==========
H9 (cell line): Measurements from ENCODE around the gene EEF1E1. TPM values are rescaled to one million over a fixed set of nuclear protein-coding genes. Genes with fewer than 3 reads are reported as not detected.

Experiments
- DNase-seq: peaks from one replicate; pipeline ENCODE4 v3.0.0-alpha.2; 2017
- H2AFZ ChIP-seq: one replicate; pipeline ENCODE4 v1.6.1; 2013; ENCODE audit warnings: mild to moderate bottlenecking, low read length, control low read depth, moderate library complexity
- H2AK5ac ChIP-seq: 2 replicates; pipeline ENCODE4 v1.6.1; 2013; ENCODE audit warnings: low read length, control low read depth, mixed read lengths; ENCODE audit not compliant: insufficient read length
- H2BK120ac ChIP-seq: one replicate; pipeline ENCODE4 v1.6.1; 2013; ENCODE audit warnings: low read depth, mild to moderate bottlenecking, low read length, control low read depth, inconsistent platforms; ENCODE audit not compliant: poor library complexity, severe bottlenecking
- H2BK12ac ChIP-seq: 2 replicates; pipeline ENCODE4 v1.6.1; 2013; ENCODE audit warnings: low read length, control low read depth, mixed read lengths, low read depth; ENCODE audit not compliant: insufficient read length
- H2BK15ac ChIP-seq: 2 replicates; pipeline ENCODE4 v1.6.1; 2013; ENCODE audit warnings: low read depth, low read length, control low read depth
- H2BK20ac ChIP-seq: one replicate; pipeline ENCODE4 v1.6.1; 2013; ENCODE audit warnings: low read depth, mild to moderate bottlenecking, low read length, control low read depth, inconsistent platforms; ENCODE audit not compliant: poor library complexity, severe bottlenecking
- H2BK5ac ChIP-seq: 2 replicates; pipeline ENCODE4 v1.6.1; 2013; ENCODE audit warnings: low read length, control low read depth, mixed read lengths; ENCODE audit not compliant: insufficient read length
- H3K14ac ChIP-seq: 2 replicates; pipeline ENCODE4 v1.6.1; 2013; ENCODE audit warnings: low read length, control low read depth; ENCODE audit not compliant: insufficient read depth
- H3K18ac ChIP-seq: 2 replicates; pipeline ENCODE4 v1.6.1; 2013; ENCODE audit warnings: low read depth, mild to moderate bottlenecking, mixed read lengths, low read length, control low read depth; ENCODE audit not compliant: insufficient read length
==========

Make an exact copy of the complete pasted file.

H9 (cell line): Measurements from ENCODE around the gene EEF1E1. TPM values are rescaled to one million over a fixed set of nuclear protein-coding genes. Genes with fewer than 3 reads are reported as not detected.

Experiments
- DNase-seq: peaks from one replicate; pipeline ENCODE4 v3.0.0-alpha.2; 2017
- H2AFZ ChIP-seq: one replicate; pipeline ENCODE4 v1.6.1; 2013; ENCODE audit warnings: mild to moderate bottlenecking, low read length, control low read depth, moderate library complexity
- H2AK5ac ChIP-seq: 2 replicates; pipeline ENCODE4 v1.6.1; 2013; ENCODE audit warnings: low read length, control low read depth, mixed read lengths; ENCODE audit not compliant: insufficient read length
- H2BK120ac ChIP-seq: one replicate; pipeline ENCODE4 v1.6.1; 2013; ENCODE audit warnings: low read depth, mild to moderate bottlenecking, low read length, control low read depth, inconsistent platforms; ENCODE audit not compliant: poor library complexity, severe bottlenecking
- H2BK12ac ChIP-seq: 2 replicates; pipeline ENCODE4 v1.6.1; 2013; ENCODE audit warnings: low read length, control low read depth, mixed read lengths, low read depth; ENCODE audit not compliant: insufficient read length
- H2BK15ac ChIP-seq: 2 replicates; pipeline ENCODE4 v1.6.1; 2013; ENCODE audit warnings: low read depth, low read length, control low read depth
- H2BK20ac ChIP-seq: one replicate; pipeline ENCODE4 v1.6.1; 2013; ENCODE audit warnings: low read depth, mild to moderate bottlenecking, low read length, control low read depth, inconsistent platforms; ENCODE audit not compliant: poor library complexity, severe bottlenecking
- H2BK5ac ChIP-seq: 2 replicates; pipeline ENCODE4 v1.6.1; 2013; ENCODE audit warnings: low read length, control low read depth, mixed read lengths; ENCODE audit not compliant: insufficient read length
- H3K14ac ChIP-seq: 2 replicates; pipeline ENCODE4 v1.6.1; 2013; ENCODE audit warnings: low read length, control low read depth; ENCODE audit not compliant: insufficient read depth
- H3K18ac ChIP-seq: 2 replicates; pipeline ENCODE4 v1.6.1; 2013; ENCODE audit warnings: low read depth, mild to moderate bottlenecking, mixed read lengths, low read length, control low read depth; ENCODE audit not compliant: insufficient read length